Lessons from the zoning debate in Rockland

Feb 28, 2019

On Feb. 11, the Rockland City Council unexpectedly voted to do an about-face on its controversial zoning overhaul for the city.

The goal, according to the councilors, was to help young people find affordable housing options in Rockland, and also to help the elderly age in place in small dwelling units that were not attached to the main house. For example, an aging parent or relative might stay in a garage turned into a small apartment on the property of their younger relatives, or conversely, a recent college graduate facing high student loans might live in a tiny house on a parcel owned by his or her parents.

This zoning would have reduced the minimum lot size for houses, the minimum size of houses allowed, setbacks and road frontage.

The council voted to make these changes despite strongly voiced opposition from speakers at their meetings.

How you view what has happened depends on your opinion on the proposed zoning changes, and we haven't reached a consensus in the newsroom, any more than the citizens of the city seem to have.

Some of us, who were skeptical of the changes at first, felt that ultimately the city councilors made a good case for trying out the changes.

Others felt the council showed a certain arrogance in pushing the changes through despite vocal opposition. In particular, Councilor Amelia Magjik came across at times as dismissive of the objections.

This also was a case where we were forced to question whether those vocal opponents represented the majority of Rockland residents, or merely a small, somewhat elite segment (the chief opposition came from former mayors, former Councilor Adele Faber and the Planning Board chairman).

The opposition sent out mailers and organized a petition to block the changes. Their rhetoric was alarmist, elitist and over the top.

The group called itself "Saving Rockland," which suggested the city was in danger.

"Tiny houses are coming to your neighborhood!," the mailer said over a photo of a tiny house, and "Rockland's green spaces will disappear."

The council backed down, likely, to avoid the cost and turmoil of an extended fight and a petition campaign, and in the process, councilors lost a bit of their power.

Perhaps lessons could be learned on both sides from this. The councilors, even if they are sure they are right, must do a better job of getting buy-in from the citizens. Even though they are elected to make decisions for us, the citizens of Rockland have shown they wield a formidable power when they are organized.

Councilors should be patient and work to sell their ideas to the community.

On the flip side, residents in Rockland should open their minds to potential changes in the community. We have a shortage of affordable housing, the highest property taxes in the county, struggling schools and we too often send developers to neighboring communities that are easier to work with.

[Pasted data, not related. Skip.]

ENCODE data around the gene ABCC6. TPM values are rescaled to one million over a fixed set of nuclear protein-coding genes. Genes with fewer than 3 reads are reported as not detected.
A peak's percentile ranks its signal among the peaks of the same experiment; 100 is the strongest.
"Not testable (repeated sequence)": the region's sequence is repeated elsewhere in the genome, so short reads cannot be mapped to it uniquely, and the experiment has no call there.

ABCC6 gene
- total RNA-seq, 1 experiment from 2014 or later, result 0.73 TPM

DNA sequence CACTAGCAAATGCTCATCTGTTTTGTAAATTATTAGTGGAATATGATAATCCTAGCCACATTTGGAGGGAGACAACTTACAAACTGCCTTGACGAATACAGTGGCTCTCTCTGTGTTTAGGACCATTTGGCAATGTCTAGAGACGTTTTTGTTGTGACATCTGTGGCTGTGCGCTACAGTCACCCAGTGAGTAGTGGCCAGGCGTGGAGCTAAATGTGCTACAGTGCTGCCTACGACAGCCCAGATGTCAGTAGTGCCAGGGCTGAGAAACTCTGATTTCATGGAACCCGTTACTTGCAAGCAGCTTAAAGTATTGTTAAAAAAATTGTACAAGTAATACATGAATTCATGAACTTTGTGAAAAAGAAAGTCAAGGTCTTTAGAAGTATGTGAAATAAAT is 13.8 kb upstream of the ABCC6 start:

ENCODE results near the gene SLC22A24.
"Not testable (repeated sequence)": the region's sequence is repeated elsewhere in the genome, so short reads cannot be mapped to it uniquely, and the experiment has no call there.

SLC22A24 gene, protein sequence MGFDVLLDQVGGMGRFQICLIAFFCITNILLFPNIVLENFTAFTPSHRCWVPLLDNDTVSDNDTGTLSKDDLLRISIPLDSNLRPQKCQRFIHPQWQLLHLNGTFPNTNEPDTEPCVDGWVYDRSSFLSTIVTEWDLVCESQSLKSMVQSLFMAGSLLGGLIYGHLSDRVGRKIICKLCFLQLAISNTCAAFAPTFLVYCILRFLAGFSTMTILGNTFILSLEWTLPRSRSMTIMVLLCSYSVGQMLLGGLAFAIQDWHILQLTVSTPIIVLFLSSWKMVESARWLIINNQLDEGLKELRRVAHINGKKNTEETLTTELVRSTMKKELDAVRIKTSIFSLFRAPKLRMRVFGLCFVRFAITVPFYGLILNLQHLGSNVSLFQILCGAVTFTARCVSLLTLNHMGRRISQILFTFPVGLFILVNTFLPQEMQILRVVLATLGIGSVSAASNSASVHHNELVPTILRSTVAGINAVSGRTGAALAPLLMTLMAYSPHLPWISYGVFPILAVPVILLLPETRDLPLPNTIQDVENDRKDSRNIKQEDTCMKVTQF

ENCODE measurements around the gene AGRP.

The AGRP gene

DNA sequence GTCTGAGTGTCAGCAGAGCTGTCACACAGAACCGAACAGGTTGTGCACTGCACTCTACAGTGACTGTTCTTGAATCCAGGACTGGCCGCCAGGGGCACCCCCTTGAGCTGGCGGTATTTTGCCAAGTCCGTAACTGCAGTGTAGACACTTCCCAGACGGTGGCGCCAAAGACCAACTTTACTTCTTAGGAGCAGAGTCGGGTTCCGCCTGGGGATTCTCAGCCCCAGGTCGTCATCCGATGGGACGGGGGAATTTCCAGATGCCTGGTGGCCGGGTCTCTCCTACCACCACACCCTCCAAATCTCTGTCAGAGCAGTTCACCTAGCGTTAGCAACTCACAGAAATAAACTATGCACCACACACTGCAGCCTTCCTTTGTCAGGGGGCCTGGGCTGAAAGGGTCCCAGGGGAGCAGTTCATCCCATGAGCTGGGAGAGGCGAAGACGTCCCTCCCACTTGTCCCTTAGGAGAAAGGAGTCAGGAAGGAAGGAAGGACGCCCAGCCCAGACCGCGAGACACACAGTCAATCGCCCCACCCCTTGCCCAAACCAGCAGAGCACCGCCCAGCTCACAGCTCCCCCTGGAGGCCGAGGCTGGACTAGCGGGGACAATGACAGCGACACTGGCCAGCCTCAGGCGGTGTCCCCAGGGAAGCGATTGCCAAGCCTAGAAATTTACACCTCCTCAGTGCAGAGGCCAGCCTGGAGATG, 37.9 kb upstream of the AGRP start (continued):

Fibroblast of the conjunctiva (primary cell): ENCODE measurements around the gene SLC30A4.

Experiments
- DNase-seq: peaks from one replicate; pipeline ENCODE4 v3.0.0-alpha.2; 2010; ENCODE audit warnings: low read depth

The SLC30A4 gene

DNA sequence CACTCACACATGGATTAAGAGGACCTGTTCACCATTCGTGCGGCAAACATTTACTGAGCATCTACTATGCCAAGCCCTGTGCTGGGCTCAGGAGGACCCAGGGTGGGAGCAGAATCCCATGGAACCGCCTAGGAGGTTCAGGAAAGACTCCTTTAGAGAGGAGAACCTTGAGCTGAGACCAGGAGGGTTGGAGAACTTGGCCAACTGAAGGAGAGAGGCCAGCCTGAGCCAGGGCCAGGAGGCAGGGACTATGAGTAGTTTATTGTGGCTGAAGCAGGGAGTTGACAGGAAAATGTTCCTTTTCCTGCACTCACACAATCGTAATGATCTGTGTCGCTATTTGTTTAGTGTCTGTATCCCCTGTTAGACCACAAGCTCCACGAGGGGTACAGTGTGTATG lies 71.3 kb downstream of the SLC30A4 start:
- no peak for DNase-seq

One thing we have found is that when we actually sit down and talk with councilors, business people, local lawmakers and those who have a new idea, what they have to say is often reasonable and worthwhile. So let's take the time to start listening to each other.

Fighting to the death to maintain the status quo may not be the best thing for this city as we look into the future.

Remembering George S. Chappell

We were very sorry to learn of the passing of George Chappell, who died at the age of 82 Feb 21 in Camden.

When The Courier-Gazette started back up in 2012, George was one of the original members or our news team, reporting on City Hall and more. He was one of us, with ink in his blood, a longtime, experienced journalist with a fierce intellect. He also brought to the newsroom a kind spirit and a wonderful sense of humor.

During his life, he worked as a teacher and he had a passion for writing poetry, some of which we have published in these pages.

We will miss him.

Calm in the Eye of the Beholder: A Walk Along Park Street, Rockland

By George S. Chappell


I sauntered southwest

over roads from home;

breezes blew

to cool a hot sun.


Where should I go?

I asked myself,

the traffic rushing

by, gulls hovering above.


The motors moaned,

both big and little,

and stop lights flashed

like dashing parts


of a trace of light

in a northern sky.

Yet I felt comfort

among all the cars.


Far down the street

a siren sounded;

a fire truck moved

its shrill blast raging.


I turned to where the sea

ran into the shore;

my heart knew

a sensation of delight.


All the traffic

in all the world

hummed in my mind

that flawless day.

Comments (2)
Posted by: Kendall Merriam | Mar 03, 2019 09:54

One of the lessons of the zoning ordinance is that the Courier/Village Soup journalists do not do their due diligence research regarding the issues.

-Phyllis Merriam

Posted by: Mary A McKeever | Feb 28, 2019 13:49

Loved the poetry.


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